A group of moms has devised a way to achieve a more comfortable and stable life by unlocking “the power of sharing.”
Many people had to reassess their lifestyles and expectations during the COVID-19 pandemic, and friends Holly Harper and Herrin Hopper are no different. The two newly-divorced single moms always joked about someday starting a commune together, just for women. During the pandemic, they decided to go for it!
Living in the Washington, D.C. area is expensive, so the thought of pooling their money to buy a house was appealing. Holly and Herrin took their idea one step further, finding a house with four separate units, complete with their own kitchens and entry ways, and signing on the dotted line just weeks after making their decision to cohabitate. They’ve since added two more single moms to the extra units, and now they function as one big, happy family!
“Sharing our homes and pooling our personal belongings means we live like queens,” Holly said. “The financial, social, and emotional benefits have been life-changing. Not only do I get to save money every month, but I get to live beyond my means by pooling our extra belongings and using them when needed.”
The families now share childcare, so they never need to hunt for a babysitter. Their kids always have someone to play with and now share a cousin-like relationship with their housemates. They’ve transformed their home into a haven of fun, from the massive trampoline in the backyard to gardening spaces and a relaxing front porch. They share the burden if something in the house needs repair, and they’re all saving thousands of dollars a year on the cost of living and other expenses.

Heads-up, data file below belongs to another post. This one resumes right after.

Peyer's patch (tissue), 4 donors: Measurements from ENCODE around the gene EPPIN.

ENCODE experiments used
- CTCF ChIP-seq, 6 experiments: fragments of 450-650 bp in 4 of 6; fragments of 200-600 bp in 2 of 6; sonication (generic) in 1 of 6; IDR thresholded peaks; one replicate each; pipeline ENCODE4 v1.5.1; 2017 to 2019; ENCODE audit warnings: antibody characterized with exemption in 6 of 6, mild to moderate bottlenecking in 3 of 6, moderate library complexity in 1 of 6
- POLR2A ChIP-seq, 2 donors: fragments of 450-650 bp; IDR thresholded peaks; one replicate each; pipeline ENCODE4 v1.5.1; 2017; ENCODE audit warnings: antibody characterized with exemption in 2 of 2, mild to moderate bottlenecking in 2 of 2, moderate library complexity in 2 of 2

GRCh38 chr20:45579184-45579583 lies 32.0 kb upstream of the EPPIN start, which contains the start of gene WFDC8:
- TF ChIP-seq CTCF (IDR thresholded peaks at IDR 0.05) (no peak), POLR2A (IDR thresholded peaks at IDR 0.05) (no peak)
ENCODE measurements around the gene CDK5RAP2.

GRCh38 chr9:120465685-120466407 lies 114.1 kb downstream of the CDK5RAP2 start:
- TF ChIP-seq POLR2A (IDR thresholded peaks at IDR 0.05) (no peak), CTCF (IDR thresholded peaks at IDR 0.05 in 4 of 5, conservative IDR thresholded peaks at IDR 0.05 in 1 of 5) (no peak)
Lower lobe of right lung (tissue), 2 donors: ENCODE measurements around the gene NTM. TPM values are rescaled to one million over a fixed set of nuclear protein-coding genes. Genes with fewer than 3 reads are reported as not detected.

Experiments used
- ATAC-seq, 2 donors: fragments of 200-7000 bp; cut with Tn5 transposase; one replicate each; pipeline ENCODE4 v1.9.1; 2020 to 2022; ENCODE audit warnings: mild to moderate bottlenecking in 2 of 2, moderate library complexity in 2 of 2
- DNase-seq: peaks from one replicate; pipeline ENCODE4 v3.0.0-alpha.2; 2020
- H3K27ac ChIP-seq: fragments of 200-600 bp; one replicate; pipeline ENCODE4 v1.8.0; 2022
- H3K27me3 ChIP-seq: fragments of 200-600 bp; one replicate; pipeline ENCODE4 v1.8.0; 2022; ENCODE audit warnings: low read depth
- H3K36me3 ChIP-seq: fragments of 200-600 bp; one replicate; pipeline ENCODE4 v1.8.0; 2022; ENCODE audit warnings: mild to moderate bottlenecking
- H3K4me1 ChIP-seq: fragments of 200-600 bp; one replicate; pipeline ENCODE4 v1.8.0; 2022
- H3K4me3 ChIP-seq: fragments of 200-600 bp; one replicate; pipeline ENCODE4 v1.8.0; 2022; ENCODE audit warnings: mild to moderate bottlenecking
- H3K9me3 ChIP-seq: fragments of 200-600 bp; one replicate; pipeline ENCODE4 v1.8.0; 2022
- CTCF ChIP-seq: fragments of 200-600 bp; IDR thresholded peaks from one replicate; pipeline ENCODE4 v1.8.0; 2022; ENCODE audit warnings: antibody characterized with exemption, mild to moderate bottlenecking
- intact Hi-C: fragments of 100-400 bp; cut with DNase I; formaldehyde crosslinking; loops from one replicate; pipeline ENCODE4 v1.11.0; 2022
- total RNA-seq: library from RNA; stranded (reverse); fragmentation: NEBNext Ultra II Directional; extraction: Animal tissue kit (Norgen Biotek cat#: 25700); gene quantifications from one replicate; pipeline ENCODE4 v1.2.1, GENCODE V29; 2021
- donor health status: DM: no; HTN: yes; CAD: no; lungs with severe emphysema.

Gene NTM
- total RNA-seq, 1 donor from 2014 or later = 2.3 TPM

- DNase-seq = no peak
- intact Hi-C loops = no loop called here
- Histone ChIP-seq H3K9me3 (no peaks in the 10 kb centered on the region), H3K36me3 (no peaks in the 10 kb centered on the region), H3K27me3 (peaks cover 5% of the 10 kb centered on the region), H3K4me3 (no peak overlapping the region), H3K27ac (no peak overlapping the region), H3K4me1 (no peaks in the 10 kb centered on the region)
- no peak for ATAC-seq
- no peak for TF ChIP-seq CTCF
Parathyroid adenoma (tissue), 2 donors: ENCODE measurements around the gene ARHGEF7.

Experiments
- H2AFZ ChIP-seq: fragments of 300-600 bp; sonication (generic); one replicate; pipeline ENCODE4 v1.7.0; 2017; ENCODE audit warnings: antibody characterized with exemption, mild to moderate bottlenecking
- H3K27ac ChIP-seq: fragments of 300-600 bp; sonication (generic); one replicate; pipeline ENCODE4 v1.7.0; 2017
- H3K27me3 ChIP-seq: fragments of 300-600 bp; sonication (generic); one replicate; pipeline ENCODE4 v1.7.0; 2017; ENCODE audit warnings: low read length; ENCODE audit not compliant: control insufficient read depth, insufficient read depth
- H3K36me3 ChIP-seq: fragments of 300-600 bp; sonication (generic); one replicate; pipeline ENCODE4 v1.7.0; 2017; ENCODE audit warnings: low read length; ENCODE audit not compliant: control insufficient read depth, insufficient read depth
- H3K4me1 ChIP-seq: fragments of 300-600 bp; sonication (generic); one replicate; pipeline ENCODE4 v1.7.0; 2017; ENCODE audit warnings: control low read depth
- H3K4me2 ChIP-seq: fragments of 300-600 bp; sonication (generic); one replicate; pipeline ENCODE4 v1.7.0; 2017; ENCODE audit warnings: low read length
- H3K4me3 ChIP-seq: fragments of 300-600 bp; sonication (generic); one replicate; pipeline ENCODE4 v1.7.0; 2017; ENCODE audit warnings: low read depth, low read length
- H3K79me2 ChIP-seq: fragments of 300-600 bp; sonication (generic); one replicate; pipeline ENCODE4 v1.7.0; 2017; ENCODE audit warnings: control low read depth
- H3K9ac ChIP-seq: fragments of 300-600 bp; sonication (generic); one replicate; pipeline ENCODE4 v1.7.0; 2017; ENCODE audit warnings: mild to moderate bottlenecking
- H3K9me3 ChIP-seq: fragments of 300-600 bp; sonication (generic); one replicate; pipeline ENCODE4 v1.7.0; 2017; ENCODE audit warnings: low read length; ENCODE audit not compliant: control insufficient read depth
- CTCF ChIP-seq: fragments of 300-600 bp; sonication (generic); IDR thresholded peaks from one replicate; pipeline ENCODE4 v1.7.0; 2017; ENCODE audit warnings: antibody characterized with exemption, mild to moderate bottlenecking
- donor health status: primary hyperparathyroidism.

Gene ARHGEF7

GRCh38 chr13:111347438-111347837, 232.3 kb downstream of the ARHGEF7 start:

Holly says shifting from her traditional viewpoints made a huge difference in her life. Now, she encourages everyone to think outside the box to find a way to live more freely. “You can do whatever you want. Burn the rulebook of life and just look at it differently,” she said.
“We’ve unlocked the power of sharing, and our baseline expenses decreased, allowing us to experience abundance.”
Not only does the shared home provide financial benefits, the ladies say they feel their new lifestyle is more stable and based on trust than ever before.
“There is almost a spiritual safety net every day here,” said Herrin. “I could be my worst self, I could be my best self, and they see me for who I am, and it’s OK.”
The home is now called the “Siren House,” a nod to the Greek myth about a group of women.
“Siren is a form of sort of feminist power, right?” Herrin said. “We’re building a community, we sort of have the siren song so we bring people together.”
Every family looks different, and this is a very cool spin on a “blended family!” We love that these ladies are supporting one another and helping each other live their best lives. Holly and Herrin say they have plans to purchase a second multi-unit home to help other single moms flourish too!
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